[Numpy-discussion] Correlation filter
Fri Nov 20 13:17:09 CST 2009
On Fri, Nov 20, 2009 at 1:51 PM, Keith Goodman <email@example.com> wrote:
> On Fri, Nov 20, 2009 at 8:53 AM, <firstname.lastname@example.org> wrote:
>> scipy.signal.correlate would be fast, but it will not be easy to
>> subtract the correct moving mean. Subtracting a standard moving mean
>> would subtract different values for each observation in the window.
>> One possibility would be to look at a moving regression and just take
>> the estimated slope parameter. John D'Errico
>> (BSD licensed)
>> uses a very nice trick with pinv to get the filter to calculate a
>> moving slope coefficient. I read the source but didn't try it out and
>> didn't try to figure out how the pinv trick exactly works.
>> If this can be adapted to your case, then this would be the fastest I
>> can think of (pinv and scipy.signal.correlate would do everything in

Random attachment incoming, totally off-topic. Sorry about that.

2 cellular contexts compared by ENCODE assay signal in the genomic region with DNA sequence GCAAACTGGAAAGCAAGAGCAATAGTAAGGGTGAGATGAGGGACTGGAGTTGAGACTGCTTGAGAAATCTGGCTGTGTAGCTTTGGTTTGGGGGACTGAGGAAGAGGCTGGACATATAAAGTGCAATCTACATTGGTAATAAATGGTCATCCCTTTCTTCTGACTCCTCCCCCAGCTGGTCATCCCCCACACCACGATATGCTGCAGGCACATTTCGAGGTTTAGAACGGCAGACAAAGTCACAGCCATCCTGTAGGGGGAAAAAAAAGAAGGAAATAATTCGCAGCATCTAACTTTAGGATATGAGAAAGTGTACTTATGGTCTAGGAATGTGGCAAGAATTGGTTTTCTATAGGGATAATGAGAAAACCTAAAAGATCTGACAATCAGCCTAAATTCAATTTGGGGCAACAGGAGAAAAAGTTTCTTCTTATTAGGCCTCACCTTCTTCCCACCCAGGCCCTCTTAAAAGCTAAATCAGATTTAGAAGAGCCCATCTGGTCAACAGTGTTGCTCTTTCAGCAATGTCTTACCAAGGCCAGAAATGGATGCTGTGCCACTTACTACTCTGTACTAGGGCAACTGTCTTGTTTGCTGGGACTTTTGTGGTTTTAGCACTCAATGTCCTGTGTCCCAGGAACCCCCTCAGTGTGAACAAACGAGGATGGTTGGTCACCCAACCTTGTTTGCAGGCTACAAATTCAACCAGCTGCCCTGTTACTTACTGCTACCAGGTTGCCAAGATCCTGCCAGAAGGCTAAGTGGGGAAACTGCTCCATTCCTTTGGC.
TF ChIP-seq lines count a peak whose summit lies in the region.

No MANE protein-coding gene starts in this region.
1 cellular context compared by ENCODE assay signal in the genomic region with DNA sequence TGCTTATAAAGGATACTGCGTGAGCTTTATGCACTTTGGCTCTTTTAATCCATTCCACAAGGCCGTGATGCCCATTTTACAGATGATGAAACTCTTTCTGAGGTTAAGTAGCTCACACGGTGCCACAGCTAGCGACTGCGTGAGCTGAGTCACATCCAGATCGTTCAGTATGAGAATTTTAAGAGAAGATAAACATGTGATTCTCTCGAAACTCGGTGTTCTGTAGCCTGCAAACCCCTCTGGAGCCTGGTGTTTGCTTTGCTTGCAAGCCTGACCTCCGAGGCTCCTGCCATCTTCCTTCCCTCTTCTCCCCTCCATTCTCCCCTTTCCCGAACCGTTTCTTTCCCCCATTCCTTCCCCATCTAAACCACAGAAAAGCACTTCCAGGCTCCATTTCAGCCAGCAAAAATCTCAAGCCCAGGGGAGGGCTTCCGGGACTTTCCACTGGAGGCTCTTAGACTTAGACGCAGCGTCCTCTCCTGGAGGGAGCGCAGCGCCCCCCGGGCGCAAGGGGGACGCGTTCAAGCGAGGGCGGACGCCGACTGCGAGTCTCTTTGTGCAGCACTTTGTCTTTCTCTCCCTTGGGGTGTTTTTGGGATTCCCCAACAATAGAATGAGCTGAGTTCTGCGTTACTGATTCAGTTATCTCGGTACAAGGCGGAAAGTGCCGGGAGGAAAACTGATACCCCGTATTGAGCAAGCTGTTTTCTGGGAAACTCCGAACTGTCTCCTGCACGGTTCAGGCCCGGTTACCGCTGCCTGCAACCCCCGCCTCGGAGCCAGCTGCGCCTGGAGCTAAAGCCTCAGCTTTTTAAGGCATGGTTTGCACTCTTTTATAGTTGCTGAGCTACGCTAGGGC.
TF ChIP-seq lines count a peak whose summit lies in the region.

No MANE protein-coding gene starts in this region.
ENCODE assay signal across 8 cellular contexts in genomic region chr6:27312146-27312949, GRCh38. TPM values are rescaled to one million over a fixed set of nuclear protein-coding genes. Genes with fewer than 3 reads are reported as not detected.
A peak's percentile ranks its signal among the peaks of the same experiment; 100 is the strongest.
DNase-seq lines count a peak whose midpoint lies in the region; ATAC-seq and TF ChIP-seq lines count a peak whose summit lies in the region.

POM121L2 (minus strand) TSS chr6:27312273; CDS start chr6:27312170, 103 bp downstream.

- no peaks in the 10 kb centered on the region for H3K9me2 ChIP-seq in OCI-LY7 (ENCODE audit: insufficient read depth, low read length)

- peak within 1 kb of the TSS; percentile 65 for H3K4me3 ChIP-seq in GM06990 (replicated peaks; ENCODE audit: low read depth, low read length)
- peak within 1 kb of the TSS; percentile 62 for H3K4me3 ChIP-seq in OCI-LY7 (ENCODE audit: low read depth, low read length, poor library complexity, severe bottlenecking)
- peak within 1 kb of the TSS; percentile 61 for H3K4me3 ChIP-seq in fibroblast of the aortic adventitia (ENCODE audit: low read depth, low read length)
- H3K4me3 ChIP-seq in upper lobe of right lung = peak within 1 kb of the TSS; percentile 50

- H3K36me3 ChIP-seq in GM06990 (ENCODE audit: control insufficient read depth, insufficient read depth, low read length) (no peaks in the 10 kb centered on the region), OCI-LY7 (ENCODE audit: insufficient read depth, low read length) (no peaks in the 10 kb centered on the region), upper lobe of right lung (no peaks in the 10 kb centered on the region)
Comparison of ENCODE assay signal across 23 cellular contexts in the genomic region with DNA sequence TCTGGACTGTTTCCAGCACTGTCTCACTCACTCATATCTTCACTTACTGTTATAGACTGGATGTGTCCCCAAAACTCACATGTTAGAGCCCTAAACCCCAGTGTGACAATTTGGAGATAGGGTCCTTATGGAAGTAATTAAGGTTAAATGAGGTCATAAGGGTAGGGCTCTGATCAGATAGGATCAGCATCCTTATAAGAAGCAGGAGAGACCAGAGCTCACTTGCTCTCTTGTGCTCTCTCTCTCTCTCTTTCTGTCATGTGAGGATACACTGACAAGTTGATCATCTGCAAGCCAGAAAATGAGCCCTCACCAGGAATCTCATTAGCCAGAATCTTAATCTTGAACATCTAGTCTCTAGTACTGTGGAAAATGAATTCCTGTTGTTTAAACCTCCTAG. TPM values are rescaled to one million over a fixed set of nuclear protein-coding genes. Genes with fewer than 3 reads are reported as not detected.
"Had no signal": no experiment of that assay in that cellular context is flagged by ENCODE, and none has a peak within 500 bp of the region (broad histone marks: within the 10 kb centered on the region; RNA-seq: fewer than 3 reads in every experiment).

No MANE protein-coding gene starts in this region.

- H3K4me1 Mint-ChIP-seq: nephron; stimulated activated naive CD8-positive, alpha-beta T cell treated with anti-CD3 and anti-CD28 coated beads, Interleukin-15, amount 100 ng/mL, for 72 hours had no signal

>> C, or maybe one (500) loop might still be necessary)
>> For just getting a ranking on a linear relationship, there might be
>> other tricks possible, local linear regression, ... (?), but I never
>> tried. Also, I think with one time loop, you can do all cross section
>> regressions at the same time, without tricks.
> Those sound like good ideas.
> I was able to get rid of the for loop (and cut the time in half) by
> using lfilter from scipy:
> def corr3(x, y):
> x = x - x.mean()
> x /= x.std()
> nx = x.size
> one = np.ones(nx)
> xy = lfilter(x, 1, y)
> sy = lfilter(one, 1, y)
> sy2 = lfilter(one, 1, y*y)
> d = xy / np.sqrt(nx * sy2 - sy * sy)
> return d
Is this correct? xy uses the original y and not a demeaned y.
I think your use of lfilter only uses features that are also available
with correlate, and signal correlate can handle ndim arrays.
I use correlate in my moving moment calculations
but I think I only tested 1d.
> (Somehow I managed to flip the sign of the correlation in corr3.)
> I can trim a little more time by doing some of the operations in place
> but then the code becomes hard to read. This solution will work well
> for me since I can move much of the calculation outside of the
> function and reuse it across many calls (y does not change often
> compared to x).
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